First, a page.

Responding to a question in Lok Sabha on 02 July 2019, the Minister of Finance, has stated that as on 20 June 2019, a total of 67 orders were passed  by NAA. This figure tallies with the list of orders provided on NAA portal, as on that date.

Further, the Minister also stated that out of these 67 cases as on 20June 2019, 26 cases were confirmed as instances of profiteering by businesses, with the profiteering amounting to Rs. 600.51 crores. As on date, further 58 orders were issued, after the response in Lok Sabha.

As per a response given by Minister of Finance on 22December 2017, a total of 70 complaints were received by NAA.

Whereas in 2018, 360 complaints were received by NAA, as per the information provided in Lok Sabha on 08 January 2019. There is no information available on the number of complaints received in 2019 and 2020.

Some of the prominent orders issued by NAA:

NAA fines Hindustan Unilever for 223 crores for profiteering

In one of its first high profile orders, NAA found India’s largest FMCG company, Hindustan Uniliver (HUL) guilty of profiteering from the revision in GST rates and not transferring the benefits to the consumers.

As per the order issued on 24 December  2018, HUL is alleged to have profiteered to an extent of Rs. 383 crores after the rate cut in November 2017. The case was initially filed by an anonymous applicant via email and later other complaints were received by NAA. As per the applicant, the GST rate was reduced from 28% to 18% on a large number of products related to HUL’s product line. It was also alleged that HUL has increased the base price to counterbalance the fall in GST rates. During the investigation, HUL has contended the valuation of amount of profiteering as well as the actions it took in respect to pass on the benefits to the consumers across its wide range of products.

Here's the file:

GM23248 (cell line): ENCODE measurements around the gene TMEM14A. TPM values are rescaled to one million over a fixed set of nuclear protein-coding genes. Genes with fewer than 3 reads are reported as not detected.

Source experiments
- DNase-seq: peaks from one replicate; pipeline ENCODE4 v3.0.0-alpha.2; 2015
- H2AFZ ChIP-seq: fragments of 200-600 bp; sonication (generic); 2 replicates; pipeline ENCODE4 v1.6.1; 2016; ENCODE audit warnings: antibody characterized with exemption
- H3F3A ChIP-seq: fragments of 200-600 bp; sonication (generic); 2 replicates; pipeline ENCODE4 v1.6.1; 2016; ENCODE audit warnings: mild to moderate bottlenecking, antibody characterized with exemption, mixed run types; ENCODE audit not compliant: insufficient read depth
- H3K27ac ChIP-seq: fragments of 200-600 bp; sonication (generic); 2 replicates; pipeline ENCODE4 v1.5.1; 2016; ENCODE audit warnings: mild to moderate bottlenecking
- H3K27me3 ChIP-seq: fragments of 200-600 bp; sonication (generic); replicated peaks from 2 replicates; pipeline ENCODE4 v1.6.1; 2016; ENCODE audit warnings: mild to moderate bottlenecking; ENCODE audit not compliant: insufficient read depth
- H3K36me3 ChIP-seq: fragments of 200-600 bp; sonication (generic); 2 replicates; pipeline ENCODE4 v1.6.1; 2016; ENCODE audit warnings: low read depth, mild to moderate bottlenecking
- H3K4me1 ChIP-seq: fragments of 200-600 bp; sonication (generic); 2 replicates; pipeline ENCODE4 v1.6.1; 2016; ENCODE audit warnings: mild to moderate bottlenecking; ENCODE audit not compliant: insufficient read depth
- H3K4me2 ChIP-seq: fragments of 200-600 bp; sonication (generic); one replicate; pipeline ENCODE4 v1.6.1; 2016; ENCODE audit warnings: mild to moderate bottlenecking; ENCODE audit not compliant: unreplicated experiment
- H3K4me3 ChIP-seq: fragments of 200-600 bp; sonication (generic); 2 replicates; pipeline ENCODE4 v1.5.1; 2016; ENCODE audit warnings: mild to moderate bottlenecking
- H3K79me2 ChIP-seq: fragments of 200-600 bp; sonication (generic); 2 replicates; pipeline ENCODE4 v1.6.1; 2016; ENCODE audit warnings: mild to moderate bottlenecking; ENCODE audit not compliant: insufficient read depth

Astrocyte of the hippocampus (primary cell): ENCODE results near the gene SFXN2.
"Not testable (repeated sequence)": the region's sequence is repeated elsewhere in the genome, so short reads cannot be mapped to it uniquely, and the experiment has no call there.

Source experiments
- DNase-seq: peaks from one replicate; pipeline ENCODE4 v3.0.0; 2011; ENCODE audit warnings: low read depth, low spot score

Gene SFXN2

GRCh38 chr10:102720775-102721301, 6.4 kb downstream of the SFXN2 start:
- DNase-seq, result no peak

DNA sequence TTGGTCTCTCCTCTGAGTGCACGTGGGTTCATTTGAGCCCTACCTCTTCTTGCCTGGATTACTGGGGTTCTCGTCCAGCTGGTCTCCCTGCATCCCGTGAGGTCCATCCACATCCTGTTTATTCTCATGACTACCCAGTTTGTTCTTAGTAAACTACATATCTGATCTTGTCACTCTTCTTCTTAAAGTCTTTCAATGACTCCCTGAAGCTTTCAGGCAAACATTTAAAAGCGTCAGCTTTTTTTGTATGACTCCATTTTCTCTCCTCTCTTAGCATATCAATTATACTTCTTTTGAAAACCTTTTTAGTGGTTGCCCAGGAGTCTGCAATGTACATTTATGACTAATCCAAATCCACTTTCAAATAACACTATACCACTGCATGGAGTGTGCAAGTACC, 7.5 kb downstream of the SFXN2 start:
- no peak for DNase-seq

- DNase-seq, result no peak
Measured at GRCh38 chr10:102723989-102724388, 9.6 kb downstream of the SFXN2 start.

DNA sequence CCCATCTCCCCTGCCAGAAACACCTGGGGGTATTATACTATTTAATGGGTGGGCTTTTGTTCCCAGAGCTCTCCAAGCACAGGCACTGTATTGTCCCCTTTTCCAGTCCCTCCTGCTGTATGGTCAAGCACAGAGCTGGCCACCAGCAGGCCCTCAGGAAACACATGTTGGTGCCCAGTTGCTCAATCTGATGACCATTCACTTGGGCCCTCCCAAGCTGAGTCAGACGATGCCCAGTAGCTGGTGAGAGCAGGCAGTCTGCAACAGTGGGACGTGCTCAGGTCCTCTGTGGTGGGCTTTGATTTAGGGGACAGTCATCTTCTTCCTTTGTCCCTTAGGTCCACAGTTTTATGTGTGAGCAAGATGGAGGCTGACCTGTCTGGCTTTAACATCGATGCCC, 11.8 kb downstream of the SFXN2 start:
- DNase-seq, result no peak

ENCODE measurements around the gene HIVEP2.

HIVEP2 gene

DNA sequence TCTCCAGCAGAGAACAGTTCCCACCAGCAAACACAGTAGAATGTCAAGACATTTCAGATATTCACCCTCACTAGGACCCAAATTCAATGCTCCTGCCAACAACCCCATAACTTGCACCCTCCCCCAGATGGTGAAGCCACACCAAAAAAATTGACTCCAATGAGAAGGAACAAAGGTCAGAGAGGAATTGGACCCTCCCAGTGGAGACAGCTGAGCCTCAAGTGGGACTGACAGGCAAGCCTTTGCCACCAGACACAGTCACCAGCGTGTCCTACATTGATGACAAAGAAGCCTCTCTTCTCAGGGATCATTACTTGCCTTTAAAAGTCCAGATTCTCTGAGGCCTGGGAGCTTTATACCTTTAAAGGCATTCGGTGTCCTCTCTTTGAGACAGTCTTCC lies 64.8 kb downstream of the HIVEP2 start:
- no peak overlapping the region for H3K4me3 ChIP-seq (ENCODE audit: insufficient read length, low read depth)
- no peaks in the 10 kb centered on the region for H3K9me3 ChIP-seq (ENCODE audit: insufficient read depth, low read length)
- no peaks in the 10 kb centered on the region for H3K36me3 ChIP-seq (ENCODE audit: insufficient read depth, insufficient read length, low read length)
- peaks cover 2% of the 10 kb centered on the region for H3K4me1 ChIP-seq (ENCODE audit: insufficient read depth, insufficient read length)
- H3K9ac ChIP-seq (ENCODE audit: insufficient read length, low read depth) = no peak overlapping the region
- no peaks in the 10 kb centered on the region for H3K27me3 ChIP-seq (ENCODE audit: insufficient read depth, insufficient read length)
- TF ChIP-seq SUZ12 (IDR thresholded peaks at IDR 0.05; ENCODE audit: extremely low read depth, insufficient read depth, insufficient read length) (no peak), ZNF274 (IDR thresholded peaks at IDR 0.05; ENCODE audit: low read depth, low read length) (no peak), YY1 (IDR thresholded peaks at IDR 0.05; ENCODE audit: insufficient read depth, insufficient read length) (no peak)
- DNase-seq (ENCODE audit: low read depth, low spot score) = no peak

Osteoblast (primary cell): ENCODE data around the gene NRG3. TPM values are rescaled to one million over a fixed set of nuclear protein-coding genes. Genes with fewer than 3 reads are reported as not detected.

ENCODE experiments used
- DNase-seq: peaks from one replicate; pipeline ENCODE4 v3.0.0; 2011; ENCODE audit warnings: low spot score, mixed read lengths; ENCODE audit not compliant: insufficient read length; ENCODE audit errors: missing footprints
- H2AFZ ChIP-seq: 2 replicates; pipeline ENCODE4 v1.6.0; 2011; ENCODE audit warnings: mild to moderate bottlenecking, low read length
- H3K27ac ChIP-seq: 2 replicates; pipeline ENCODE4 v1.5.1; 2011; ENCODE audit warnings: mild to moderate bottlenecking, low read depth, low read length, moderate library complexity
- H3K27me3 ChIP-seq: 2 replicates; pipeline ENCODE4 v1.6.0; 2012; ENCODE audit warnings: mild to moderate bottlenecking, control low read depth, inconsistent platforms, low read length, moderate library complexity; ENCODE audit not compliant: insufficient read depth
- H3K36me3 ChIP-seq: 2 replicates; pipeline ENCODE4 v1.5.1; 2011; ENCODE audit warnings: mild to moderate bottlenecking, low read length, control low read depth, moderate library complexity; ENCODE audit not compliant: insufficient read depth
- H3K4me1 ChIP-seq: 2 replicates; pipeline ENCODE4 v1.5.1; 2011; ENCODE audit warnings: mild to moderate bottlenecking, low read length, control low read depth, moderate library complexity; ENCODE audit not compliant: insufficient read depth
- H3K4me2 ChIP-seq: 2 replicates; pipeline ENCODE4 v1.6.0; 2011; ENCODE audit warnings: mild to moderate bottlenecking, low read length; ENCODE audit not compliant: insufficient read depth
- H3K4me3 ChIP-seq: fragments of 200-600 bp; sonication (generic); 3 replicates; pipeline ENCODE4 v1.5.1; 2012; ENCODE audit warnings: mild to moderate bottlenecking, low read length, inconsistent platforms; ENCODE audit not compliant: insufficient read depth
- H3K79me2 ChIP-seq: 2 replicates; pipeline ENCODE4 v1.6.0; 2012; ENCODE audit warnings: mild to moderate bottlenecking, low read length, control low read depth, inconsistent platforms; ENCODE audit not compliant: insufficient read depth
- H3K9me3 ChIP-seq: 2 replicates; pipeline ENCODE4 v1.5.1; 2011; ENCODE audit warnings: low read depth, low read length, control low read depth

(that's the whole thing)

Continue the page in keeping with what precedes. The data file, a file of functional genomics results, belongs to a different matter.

Since HUL has proactively deposited Rs.160 crores to Central Consumer Welfare fund, it has been asked to deposit a further Rs. 223 crores in 50:50 ratio to central and state consumer welfare funds. The official copy of this order is not available on NAA portal.  Since then, HUL has filed a case against the order in Delhi High Court but the high court has refused to stay the order.

Jubilant Food Works found guilty of not passing GST cut benefit of Rs. 41.42 crores

In an order issued on 31 January 2019, NAA has observed that Jubilant Food Works which is the operator of Domino’s Pizza chain in India, is guilty of not passing the GST-cut benefit to the tune of Rs. 41.42 crores on the sale of certain Pizza products. This is in response to an email complaint filed by a customer that the prices for two of its products i.e. ‘Domino’s Stuffed Garlic Bread’ and ‘Medium Veg. Pizza’ were not reduced, despite the reduction of GST to 5% from 18%.  The GST on restaurants was reduced to 5% in 2018.  

NAA has stated that Jubilant Food Works did not pass on the benefits of the rate-cut and quantified the amount to Rs. 41.42 crores.

NAA has ordered the below actions:

  • Reduce the prices of the products commensurate with the GST rates.
  • Refund to the applicant an amount of Rs 5.65 along with interest @18 per cent from the date of charging the above amount from him till its refund. 
  • Deposit the balance amount of Rs. 41.42 crores in the ratio of 50:50 in the Central and the State Consumer Welfare Funds along with interest @18 per cent till the same is deposited, within a period of 3 months

NAA has also issued a show cause notice to Jubilant Food Works to explain why penalty should not be imposed on the company.

Abbott Healthcare found profiteering to the tune of Rs. 96.59 lakhs

On 05 March 2019, NAA issued an order to Abbott Healthcare stating that is it guilty of not passing the benefits of GST tax rate cuts to an amount totalling Rs. 96.59 lakhs.  This is about their product ‘Melaglow Rich (Nianamide) Depigmentation & Glow Restoration Cream’.

As part of the investigation, it was found that the tax rate on the product was 30.06% in pre-GST regime, which was reduced to 28% in the initial GST rollout, and further reduced to 18% on 15 November 2017. During this period, the base price increased from Rs. 202.06 to Rs. 230.90, thereby resulting in an increase in selling price and hence not passing of the benefit of tax reduction to the customers.